In a shock to cardiologists around the world, a new study reveals that one of the most common medical uses of stents—to relieve chest pain in stable heart patients—may not work. Every year, more than half a million people worldwide receive stents for this purpose.
A stent is a tiny mesh tube that doctors insert into narrowed or weakened arteries to prop them open. The procedure saves lives for people in the midst of a heart attack, but it’s also prescribed for stable heart patients with angina—the chest pain and tightness caused by limited blood flow to the heart. Even pain-free patients with arterial blockages sometimes get stents, and cost of the procedure starts at about $11,000 for people without insurance.
With weekly meal plans, Forks Meal Planner takes the hard work out of making nutritious meals the whole family will enjoy.
Patients often report relief from the procedure, but the new study, published last week in The Lancet, found no significant difference in pain relief among patients treated with stents compared to those treated with a placebo procedure.
In the randomized, controlled experiment involving 200 patients in the United Kingdom with severe narrowing of one artery, about half were treated with stents, and the other half underwent a placebo procedure. All were given drugs to reduce the risk of a heart attack and prevent blood clots. Neither the patients nor the researchers observing them during the six-week study knew who received stents and who did not.
After six weeks, all the patients reported relief in angina symptoms, and all showed an improvement on treadmill tests—regardless of whether or not they had received a stent.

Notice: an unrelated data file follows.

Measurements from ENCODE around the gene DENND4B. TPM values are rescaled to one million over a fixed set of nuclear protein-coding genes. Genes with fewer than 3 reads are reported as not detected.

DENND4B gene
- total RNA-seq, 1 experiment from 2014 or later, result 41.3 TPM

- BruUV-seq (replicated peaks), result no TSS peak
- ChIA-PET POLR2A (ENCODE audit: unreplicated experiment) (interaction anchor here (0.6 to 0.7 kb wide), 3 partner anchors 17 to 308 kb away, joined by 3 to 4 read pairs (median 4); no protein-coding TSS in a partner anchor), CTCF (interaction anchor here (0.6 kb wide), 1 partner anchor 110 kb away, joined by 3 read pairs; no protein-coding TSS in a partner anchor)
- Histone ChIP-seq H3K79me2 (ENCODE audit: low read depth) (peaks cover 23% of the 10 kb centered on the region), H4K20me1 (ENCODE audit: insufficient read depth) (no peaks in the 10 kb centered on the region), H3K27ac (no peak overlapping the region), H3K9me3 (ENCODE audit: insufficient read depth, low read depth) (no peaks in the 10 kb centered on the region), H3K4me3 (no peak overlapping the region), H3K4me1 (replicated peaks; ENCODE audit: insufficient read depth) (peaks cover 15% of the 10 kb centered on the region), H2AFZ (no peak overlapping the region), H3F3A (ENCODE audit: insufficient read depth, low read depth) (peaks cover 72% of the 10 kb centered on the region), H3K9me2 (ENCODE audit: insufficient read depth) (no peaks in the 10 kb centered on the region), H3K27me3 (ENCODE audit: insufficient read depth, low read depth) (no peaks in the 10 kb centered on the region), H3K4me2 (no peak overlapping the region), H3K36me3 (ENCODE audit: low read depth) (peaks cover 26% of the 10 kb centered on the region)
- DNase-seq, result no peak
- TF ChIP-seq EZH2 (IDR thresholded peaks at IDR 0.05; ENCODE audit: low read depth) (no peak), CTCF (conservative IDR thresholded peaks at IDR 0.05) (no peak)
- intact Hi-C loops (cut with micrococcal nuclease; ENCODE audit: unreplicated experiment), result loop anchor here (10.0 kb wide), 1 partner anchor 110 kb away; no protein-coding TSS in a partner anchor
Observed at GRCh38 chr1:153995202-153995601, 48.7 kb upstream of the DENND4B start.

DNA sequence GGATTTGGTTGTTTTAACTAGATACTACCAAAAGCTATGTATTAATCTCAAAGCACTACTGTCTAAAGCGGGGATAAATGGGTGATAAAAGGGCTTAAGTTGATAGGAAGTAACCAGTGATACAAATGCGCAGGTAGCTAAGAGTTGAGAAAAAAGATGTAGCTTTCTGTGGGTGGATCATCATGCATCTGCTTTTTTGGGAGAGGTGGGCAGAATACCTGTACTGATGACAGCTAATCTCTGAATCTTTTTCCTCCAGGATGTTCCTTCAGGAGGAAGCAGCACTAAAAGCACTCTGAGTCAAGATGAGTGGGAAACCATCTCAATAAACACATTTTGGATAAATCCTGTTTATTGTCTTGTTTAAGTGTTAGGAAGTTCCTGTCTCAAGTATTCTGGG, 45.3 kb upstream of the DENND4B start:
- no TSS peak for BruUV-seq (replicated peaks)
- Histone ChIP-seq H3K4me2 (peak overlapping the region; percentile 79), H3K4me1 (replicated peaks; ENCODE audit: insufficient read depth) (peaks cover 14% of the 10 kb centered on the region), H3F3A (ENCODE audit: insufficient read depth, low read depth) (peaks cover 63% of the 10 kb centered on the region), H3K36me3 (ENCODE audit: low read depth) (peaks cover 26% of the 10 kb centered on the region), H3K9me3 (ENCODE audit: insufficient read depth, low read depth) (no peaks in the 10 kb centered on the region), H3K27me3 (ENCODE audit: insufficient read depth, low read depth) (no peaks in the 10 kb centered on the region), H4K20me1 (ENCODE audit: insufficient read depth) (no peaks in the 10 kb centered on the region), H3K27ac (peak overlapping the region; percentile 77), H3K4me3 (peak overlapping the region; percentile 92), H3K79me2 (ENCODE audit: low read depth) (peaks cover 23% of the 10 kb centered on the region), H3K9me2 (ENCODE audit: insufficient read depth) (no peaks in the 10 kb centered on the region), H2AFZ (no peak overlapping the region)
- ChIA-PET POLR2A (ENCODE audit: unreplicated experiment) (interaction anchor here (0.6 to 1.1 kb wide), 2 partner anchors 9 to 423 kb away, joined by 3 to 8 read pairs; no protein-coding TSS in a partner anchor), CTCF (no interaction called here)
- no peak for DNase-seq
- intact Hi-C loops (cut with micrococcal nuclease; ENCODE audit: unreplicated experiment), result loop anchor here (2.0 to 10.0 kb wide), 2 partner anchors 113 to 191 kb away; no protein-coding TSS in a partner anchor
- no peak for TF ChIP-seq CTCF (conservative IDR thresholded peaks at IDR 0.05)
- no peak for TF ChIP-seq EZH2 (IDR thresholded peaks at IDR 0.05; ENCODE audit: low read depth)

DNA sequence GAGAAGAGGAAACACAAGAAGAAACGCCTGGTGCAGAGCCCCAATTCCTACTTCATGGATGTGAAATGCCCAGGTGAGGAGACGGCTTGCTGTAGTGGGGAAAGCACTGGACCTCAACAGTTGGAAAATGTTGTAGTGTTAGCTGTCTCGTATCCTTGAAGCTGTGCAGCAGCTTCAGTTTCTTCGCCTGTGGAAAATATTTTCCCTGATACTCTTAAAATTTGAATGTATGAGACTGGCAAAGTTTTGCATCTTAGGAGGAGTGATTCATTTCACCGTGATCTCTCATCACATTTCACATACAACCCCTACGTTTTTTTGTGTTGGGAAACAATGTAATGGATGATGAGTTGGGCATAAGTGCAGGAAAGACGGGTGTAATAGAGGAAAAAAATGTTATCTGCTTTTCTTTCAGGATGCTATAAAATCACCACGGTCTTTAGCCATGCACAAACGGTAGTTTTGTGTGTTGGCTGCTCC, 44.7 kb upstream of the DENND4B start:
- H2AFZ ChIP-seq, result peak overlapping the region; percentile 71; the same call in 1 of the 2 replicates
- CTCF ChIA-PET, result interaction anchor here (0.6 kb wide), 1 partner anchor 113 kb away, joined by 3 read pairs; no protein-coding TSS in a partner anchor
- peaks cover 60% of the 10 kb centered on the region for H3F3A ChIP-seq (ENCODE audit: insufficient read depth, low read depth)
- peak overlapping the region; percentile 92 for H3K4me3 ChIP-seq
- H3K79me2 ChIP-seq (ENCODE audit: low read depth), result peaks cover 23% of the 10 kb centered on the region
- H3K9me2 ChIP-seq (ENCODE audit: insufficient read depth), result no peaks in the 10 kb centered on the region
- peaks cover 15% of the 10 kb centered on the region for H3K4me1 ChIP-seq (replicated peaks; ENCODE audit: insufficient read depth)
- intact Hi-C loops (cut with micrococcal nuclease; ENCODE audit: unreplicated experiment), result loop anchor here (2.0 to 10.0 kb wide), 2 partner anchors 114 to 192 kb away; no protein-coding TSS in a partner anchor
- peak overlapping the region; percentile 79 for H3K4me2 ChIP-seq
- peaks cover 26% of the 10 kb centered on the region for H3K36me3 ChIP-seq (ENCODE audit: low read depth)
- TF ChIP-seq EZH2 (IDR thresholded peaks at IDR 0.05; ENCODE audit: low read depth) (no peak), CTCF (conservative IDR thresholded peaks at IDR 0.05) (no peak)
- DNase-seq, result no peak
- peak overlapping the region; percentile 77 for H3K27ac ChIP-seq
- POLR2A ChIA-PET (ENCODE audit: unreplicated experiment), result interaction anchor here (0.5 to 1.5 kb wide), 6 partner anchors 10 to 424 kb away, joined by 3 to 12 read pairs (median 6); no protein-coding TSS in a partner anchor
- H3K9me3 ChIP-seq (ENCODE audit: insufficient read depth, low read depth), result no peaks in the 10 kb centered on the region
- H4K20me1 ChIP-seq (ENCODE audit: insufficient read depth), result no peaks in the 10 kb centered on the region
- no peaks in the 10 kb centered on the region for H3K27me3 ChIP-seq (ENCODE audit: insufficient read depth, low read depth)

“All cardiology guidelines should be revised,” wrote David L. Brown, MD, of the Washington University School of Medicine and Rita F. Redberg of the University of California, San Francisco, in an editorial in the same issue of The Lancet.
“Several randomized trials have clearly shown that stents and angioplasties don’t prolong life or prevent heart attacks in stable patients. Now, we know that they don’t reduce angina either,” wrote Dean Ornish, MD, clinical professor of medicine at the University of California of San Francisco, commenting on a New York Times report of the study.
“In contrast, comprehensive lifestyle changes cause a 91 percent reduction in angina in only a few weeks, reverse the progression of coronary artery blockages, and cause a 400 percent improvement in blood flow at a fraction of the costs, and the only side-effects are good ones,” added Ornish, who is also founder and president of the Preventive Medicine Research Institute in Sausalito, California.